Russia outlines conditions for launching talks on security guarantees
The US needs to stop arming Kiev and recognize reality on the ground in Ukraine for any talks on security guarantees between Moscow and Washington to begin, Alexander Darchiyev, who heads the North America department in the Russian Foreign Ministry, has said.
“Until the pumping of Zelensky’s regime with weapons and money is stopped, the US and NATO troops/mercenaries/trainers are withdrawn [from Ukraine], and the realities defined by us [Russia] on the ground are recognized, it’s premature to start any meaningful negotiations on security guarantees in connection to Ukraine and the Euro-Atlantic region,” Darchiyev pointed out, in an interview with news agency TASS.
“The ball is now in the American court,” he insisted. Washington has been Ukraine’s main backer during the conflict with Russia, providing Kiev with billions in military and financial aid, as well as with intelligence. Russia has been saying that a “proxy war” is actually being waged against it in the neighboring country by the US and NATO.
During Ukrainian President Vladimir Zelensky’s recent visit to the US, his American counterpart Joe Biden assured him that “we will stay with you for as long as it takes.” According to Biden, it was especially crucial for Washington and Kiev to “stand together through 2023.”
Darchiyev reminded his interviewer that, in late 2021 shortly before the outbreak of the Ukrainian conflict, Moscow has made “an honest attempt to negotiate, putting forward two draft, legally binding documents” on security guarantees with the US and NATO. But all it heard in response from the West was “a resounding and arrogant No,” he said.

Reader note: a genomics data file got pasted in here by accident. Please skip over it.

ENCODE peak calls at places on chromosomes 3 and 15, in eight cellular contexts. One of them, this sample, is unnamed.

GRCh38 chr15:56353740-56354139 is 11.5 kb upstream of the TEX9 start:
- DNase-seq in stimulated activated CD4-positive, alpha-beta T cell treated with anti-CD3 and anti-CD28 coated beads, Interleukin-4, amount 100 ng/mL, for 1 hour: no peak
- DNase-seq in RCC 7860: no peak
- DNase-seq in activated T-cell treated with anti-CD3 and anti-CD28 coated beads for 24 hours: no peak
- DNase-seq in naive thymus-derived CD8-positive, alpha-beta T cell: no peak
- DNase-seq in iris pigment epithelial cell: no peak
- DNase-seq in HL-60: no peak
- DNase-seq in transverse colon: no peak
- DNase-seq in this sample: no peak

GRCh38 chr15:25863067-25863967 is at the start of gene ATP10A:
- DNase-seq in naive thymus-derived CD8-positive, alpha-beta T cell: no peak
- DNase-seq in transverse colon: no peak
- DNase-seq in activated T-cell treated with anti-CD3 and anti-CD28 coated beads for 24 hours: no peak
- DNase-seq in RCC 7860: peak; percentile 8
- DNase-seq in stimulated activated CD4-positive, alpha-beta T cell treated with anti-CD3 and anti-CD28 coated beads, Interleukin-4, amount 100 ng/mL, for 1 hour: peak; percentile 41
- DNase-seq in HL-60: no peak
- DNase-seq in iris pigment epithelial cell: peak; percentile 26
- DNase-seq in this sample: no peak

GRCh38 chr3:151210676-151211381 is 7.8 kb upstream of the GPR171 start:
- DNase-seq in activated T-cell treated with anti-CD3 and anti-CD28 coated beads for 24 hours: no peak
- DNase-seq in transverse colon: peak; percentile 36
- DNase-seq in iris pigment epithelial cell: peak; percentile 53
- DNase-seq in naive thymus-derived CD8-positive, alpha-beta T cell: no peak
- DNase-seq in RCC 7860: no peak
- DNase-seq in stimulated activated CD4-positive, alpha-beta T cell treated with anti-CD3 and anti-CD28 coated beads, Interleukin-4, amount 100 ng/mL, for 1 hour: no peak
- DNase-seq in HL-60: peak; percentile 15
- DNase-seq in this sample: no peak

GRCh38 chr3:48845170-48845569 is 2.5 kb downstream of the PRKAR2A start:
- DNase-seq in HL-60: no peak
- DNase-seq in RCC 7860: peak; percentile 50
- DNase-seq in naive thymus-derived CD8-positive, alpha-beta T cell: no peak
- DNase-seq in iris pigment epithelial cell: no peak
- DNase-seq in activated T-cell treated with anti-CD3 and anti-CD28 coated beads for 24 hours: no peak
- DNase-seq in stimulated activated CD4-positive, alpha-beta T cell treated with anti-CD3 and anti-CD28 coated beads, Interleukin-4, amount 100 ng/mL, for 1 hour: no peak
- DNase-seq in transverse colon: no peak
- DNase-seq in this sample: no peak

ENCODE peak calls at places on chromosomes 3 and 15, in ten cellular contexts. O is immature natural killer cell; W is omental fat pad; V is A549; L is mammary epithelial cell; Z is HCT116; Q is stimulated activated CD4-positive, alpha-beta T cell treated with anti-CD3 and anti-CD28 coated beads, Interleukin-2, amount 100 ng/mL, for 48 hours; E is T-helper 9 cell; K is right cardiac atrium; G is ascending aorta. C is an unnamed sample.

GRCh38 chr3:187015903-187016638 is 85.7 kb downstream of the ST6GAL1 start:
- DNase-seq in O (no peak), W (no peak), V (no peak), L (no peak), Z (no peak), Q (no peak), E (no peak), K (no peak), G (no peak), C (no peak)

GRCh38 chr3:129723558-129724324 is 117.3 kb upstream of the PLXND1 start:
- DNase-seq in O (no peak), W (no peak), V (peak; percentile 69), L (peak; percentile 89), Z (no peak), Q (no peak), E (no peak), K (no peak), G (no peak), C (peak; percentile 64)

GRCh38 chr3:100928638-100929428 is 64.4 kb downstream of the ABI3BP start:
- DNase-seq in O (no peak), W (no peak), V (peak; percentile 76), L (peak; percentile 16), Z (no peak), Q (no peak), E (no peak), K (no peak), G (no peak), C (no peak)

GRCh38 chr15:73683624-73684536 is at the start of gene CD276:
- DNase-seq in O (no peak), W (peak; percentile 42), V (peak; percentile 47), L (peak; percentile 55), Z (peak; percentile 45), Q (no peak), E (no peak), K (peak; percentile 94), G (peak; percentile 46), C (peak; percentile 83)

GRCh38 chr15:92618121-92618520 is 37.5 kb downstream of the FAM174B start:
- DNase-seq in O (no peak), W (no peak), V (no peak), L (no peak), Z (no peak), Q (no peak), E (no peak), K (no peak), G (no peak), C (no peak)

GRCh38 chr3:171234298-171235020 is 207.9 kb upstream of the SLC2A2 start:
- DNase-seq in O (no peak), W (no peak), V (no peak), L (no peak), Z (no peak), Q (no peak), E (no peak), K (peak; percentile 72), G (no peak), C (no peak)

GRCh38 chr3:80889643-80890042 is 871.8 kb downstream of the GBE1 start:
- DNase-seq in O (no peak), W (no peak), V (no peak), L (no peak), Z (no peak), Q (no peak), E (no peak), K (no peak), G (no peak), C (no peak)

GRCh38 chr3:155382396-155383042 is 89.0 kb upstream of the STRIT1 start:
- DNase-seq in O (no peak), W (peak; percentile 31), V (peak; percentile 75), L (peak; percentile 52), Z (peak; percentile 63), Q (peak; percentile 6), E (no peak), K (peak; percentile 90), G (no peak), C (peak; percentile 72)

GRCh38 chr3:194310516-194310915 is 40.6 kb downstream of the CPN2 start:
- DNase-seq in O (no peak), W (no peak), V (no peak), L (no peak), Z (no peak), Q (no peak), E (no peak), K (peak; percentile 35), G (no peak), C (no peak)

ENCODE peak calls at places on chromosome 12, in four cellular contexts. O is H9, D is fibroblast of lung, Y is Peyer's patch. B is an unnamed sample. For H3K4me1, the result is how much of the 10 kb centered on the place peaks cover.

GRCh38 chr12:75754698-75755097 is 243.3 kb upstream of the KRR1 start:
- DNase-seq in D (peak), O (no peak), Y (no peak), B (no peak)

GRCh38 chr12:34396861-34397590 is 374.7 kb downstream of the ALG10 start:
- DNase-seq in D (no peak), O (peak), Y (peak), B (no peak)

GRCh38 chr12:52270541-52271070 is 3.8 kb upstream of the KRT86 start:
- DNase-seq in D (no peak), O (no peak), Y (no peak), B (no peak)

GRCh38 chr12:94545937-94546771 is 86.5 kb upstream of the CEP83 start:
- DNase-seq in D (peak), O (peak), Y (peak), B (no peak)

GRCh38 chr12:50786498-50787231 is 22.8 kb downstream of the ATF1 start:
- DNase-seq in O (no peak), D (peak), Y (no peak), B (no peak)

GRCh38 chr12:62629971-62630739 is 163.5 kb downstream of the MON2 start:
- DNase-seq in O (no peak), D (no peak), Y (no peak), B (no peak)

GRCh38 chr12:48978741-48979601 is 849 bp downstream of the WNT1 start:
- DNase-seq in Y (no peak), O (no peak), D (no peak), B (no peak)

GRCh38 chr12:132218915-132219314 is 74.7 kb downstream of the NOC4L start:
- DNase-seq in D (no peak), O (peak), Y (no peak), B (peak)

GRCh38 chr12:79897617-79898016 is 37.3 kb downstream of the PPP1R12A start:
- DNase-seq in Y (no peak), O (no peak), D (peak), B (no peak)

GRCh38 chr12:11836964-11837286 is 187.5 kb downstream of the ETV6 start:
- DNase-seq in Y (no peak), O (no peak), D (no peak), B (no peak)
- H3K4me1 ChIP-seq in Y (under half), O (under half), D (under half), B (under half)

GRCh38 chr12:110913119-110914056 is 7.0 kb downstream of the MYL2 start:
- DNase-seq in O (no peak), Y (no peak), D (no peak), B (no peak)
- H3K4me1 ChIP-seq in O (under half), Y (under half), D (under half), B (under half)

Last December, Russia presented a list of security demands to Washington and NATO, asking the West to impose a ban on Ukraine becoming a member of the US-led military bloc, while insisting that NATO should retreat to its borders of 1997, before it began to expand eastward.
Earlier this month, French President Emmanuel Macron said that West would have to address Moscow’s “fear that NATO comes right up to its doors and the deployment of weapons that could threaten Russia.” The US and allies also must decide on “how to give guarantees to Russia the day it returns to the negotiating table,” he also pointed out.
The comment was met with harsh criticism, not only from Kiev but also from fellow EU and NATO members, including Poland, Slovakia, and the Baltic states. However, Macron doubled down on the idea this week, saying that the crisis in Ukraine will inevitably be resolved at the negotiating table, and that the West and NATO, in particular, will have to come up with security guarantees not only for Kiev, but for Moscow as well.